Retrospective analysis on coexisting ovarian cancer in 976 patients with clinical stage I endometrial carcinoma

J Obstet Gynaecol Res. 2011 Apr;37(4):352-8. doi: 10.1111/j.1447-0756.2010.01354.x. Epub 2011 Feb 11.

Abstract

Aim: To evaluate the safety of ovarian preservation at the time of operation in clinical stage I endometrial carcinoma.

Material and methods: The data of patients with and without coexisting ovarian cancers were retrospectively collected and clinic-pathologic parameters were analyzed.

Results: In total, 20 (2.05%) were histologically diagnosed as coexisting ovarian cancer, including 17 (1.74%) ovarian metastases and three (0.31%) synchronous ovarian primary cancers in 976 patients. Fifty percent (10 of 20) were microscopic ovarian involvements. Ovarian involvement was significantly associated with histological type, depth of myometrial invasion, cervical invasion, uterine serosa extension, fallopian tube involvement, retroperitoneal lymph node metastasis, positive peritoneal cytology and CA125 level by univariate analysis (all P<0.05); while cervical invasion, uterine serosa extension, and fallopian tube involvement were independent high-risk factors by multivariate analysis (both P<0.05).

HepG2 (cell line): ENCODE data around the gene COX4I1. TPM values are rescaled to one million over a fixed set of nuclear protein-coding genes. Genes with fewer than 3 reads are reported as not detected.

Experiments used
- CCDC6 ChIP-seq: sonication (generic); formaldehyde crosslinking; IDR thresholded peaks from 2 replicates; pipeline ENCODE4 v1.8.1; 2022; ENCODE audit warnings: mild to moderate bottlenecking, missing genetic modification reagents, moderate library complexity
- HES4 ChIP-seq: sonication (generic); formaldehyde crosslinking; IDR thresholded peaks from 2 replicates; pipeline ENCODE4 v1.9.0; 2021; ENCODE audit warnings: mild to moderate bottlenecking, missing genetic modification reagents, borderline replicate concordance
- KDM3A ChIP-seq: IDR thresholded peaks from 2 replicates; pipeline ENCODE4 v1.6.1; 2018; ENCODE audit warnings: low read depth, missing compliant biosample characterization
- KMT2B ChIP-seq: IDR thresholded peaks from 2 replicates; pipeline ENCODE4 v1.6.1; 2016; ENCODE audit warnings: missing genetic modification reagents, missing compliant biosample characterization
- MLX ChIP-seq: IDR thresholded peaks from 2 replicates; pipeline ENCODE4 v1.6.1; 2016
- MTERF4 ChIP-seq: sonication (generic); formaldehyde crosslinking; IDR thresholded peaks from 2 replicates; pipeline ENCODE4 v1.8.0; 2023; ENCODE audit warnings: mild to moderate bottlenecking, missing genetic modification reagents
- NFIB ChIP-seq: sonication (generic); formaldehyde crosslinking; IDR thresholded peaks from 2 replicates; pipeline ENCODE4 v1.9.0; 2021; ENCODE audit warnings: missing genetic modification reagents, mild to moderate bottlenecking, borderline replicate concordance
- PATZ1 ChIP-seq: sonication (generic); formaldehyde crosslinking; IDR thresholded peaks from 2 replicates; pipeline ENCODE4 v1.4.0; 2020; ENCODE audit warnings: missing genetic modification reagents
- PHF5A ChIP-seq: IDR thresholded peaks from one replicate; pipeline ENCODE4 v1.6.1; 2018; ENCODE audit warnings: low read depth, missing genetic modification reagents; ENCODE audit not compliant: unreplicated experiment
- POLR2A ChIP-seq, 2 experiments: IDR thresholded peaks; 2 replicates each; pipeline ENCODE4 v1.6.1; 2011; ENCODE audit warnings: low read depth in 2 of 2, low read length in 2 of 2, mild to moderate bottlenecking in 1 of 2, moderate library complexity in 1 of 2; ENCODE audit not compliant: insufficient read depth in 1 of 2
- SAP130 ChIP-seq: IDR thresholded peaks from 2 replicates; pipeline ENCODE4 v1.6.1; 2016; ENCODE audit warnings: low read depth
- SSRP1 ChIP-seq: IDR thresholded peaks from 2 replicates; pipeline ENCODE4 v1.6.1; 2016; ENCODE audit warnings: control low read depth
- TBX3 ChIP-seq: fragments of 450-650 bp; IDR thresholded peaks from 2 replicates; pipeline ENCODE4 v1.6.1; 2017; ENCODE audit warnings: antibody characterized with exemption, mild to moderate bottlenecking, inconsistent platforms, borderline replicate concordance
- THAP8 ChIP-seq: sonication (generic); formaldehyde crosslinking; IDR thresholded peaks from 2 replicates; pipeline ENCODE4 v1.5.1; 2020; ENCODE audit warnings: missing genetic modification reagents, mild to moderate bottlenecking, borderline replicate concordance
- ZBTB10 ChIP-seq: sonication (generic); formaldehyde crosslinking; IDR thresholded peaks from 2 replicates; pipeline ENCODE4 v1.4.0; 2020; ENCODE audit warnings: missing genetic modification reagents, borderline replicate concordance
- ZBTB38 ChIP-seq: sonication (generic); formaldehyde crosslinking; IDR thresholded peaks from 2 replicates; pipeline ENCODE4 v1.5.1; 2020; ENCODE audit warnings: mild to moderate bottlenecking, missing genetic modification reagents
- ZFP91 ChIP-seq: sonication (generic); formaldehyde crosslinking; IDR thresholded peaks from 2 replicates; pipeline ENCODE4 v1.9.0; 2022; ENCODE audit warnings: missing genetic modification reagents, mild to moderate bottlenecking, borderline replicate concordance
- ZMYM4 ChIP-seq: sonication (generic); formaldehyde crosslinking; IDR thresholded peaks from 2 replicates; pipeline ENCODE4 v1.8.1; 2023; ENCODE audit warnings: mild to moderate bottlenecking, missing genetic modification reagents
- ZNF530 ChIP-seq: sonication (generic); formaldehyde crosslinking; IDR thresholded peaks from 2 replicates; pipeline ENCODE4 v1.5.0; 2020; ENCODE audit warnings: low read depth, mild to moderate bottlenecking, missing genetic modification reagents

Conclusion: The incidence of coexisting ovarian cancer in clinical stage I endometrial carcinoma is low, but the decision for ovary preservation at the time of operation still needs to be made with caution because of occult ovarian metastasis, especially for patients with high-risk factors.

MeSH terms

  • Adult
  • Aged
  • Carcinoma / epidemiology
  • Carcinoma / pathology
  • Carcinoma / physiopathology*
  • China / epidemiology
  • Endometrial Neoplasms / epidemiology
  • Endometrial Neoplasms / pathology
  • Endometrial Neoplasms / physiopathology*
  • Female
  • Humans
  • Middle Aged
  • Neoplasm Staging
  • Neoplasms, Multiple Primary / epidemiology
  • Neoplasms, Multiple Primary / physiopathology*
  • Ovarian Neoplasms / epidemiology
  • Ovarian Neoplasms / physiopathology*
  • Retrospective Studies